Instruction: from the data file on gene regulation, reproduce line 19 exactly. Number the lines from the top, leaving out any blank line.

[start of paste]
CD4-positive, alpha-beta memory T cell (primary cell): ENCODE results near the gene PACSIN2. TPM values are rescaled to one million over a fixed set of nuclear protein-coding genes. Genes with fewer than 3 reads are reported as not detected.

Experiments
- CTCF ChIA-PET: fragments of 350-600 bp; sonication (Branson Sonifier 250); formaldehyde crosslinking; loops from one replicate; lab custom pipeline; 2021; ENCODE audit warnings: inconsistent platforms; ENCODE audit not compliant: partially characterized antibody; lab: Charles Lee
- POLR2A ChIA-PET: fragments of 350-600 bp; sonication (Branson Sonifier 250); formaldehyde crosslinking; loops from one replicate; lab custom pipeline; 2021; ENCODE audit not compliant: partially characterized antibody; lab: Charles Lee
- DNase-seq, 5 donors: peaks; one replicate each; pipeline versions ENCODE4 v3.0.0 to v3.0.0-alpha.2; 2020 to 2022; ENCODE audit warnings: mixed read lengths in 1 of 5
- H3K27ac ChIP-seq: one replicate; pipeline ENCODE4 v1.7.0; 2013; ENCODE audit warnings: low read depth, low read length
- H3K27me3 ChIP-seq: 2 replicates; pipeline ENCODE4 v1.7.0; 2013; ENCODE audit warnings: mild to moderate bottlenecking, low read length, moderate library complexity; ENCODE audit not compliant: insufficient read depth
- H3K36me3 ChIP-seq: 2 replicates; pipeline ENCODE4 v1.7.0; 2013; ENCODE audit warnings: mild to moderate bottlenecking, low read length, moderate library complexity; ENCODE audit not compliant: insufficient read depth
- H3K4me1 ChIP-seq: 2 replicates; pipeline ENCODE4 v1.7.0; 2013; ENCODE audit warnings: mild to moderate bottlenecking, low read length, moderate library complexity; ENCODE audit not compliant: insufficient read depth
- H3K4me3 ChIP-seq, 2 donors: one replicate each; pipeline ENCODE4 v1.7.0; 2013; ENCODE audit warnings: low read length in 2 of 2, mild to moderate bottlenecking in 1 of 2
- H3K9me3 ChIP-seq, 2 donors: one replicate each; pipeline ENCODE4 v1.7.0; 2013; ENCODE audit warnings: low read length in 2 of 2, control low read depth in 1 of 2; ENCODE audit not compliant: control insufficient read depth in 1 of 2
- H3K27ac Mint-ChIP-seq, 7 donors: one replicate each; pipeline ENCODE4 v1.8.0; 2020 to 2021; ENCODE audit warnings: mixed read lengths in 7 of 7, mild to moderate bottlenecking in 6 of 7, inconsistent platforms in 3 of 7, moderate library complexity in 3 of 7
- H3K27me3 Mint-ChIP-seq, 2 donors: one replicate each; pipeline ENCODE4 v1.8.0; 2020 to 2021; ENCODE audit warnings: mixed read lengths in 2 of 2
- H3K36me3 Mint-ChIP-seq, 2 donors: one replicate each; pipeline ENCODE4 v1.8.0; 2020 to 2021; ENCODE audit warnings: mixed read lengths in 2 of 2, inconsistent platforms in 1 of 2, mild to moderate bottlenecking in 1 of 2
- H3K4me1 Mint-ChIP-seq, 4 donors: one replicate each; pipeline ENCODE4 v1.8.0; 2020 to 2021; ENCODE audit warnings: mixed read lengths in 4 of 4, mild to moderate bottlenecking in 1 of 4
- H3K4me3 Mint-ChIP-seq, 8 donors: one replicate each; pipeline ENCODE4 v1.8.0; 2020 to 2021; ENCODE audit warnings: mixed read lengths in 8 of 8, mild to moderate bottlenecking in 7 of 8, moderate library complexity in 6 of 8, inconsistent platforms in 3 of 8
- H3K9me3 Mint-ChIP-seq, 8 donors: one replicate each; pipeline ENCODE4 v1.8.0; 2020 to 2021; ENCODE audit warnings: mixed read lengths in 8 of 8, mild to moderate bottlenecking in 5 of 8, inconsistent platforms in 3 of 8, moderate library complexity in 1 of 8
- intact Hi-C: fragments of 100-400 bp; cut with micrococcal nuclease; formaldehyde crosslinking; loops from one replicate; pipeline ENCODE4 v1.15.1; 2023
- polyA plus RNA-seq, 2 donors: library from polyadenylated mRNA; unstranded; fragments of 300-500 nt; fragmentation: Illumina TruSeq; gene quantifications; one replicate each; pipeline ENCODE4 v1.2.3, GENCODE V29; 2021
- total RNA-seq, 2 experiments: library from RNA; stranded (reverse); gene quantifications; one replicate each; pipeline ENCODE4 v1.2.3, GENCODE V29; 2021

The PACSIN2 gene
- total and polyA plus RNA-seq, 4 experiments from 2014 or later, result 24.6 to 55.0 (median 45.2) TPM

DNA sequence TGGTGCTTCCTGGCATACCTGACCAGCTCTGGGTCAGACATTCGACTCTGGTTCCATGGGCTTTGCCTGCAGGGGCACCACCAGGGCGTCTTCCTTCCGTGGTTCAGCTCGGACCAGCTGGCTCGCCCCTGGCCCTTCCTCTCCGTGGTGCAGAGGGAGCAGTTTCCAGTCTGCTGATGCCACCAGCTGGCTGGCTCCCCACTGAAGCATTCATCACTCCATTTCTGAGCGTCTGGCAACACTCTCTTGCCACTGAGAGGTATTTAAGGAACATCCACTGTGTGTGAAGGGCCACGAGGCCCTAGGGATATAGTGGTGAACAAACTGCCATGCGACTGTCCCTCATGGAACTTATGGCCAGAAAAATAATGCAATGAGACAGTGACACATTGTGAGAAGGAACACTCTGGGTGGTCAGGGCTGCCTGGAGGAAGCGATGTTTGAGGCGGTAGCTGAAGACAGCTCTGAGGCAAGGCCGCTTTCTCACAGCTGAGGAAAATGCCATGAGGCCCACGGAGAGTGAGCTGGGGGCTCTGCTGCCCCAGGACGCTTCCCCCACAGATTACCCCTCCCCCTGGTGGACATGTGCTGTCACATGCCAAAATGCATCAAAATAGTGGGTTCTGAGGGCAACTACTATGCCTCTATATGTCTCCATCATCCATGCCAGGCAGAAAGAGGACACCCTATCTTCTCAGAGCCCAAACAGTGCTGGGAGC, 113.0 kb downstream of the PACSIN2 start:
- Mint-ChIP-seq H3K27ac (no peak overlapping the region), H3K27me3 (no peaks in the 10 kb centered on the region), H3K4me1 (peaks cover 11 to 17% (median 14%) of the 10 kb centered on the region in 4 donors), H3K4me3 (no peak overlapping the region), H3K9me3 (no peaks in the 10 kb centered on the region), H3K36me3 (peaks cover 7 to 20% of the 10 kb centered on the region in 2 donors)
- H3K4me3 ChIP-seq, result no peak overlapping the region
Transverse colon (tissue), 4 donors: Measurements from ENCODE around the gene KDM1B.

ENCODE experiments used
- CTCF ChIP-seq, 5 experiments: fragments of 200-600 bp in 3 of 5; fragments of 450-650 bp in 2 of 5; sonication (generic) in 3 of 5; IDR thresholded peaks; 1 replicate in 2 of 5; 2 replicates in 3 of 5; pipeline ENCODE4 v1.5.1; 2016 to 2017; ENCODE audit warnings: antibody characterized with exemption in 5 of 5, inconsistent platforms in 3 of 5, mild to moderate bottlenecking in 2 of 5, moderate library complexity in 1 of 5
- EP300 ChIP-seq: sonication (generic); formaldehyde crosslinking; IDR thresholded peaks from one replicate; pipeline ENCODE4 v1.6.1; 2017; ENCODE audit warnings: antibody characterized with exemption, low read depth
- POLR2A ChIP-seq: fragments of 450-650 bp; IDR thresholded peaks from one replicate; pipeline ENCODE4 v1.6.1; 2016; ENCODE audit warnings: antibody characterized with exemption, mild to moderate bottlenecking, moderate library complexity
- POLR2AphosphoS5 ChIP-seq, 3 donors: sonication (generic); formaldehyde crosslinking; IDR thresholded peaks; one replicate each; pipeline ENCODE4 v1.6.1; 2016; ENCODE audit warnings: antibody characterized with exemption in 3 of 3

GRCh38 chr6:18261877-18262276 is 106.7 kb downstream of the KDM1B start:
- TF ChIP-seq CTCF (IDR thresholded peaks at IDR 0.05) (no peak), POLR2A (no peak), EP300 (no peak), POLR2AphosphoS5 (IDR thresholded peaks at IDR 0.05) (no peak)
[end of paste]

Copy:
- polyA plus RNA-seq, 2 donors: library from polyadenylated mRNA; unstranded; fragments of 300-500 nt; fragmentation: Illumina TruSeq; gene quantifications; one replicate each; pipeline ENCODE4 v1.2.3, GENCODE V29; 2021